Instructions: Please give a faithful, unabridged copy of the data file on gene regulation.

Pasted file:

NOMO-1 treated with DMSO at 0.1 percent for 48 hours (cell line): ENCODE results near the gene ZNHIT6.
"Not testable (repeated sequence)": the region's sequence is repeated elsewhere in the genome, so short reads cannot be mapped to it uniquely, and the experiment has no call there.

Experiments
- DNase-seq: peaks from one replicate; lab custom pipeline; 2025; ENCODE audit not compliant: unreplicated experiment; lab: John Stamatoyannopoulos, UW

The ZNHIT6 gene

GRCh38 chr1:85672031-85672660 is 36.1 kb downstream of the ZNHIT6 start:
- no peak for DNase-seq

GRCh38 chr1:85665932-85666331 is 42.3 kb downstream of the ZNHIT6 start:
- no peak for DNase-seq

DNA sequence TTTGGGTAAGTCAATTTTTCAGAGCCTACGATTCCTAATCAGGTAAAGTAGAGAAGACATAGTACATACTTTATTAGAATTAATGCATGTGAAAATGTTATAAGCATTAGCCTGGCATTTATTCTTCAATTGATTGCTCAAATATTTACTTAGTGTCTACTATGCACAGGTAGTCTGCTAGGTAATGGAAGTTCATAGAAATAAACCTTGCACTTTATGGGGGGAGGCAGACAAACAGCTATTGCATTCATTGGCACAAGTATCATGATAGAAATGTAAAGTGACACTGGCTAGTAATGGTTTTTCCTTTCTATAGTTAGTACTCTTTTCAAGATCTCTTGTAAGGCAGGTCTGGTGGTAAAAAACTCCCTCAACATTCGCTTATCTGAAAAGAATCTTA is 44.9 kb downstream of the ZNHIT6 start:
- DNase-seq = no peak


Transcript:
NOMO-1 treated with DMSO at 0.1 percent for 48 hours (cell line): ENCODE results near the gene ZNHIT6.
"Not testable (repeated sequence)": the region's sequence is repeated elsewhere in the genome, so short reads cannot be mapped to it uniquely, and the experiment has no call there.

Experiments
- DNase-seq: peaks from one replicate; lab custom pipeline; 2025; ENCODE audit not compliant: unreplicated experiment; lab: John Stamatoyannopoulos, UW

The ZNHIT6 gene

GRCh38 chr1:85672031-85672660 is 36.1 kb downstream of the ZNHIT6 start:
- no peak for DNase-seq

GRCh38 chr1:85665932-85666331 is 42.3 kb downstream of the ZNHIT6 start:
- no peak for DNase-seq

DNA sequence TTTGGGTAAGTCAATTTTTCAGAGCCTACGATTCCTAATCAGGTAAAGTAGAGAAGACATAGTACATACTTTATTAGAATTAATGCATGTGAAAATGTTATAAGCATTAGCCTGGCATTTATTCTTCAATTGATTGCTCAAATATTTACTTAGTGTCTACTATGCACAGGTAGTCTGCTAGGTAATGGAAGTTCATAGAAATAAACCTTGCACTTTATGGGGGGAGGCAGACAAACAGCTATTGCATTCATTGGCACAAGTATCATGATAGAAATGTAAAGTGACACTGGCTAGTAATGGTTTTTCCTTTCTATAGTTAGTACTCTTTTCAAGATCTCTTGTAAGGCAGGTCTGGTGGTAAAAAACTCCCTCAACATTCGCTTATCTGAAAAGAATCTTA is 44.9 kb downstream of the ZNHIT6 start:
- DNase-seq = no peak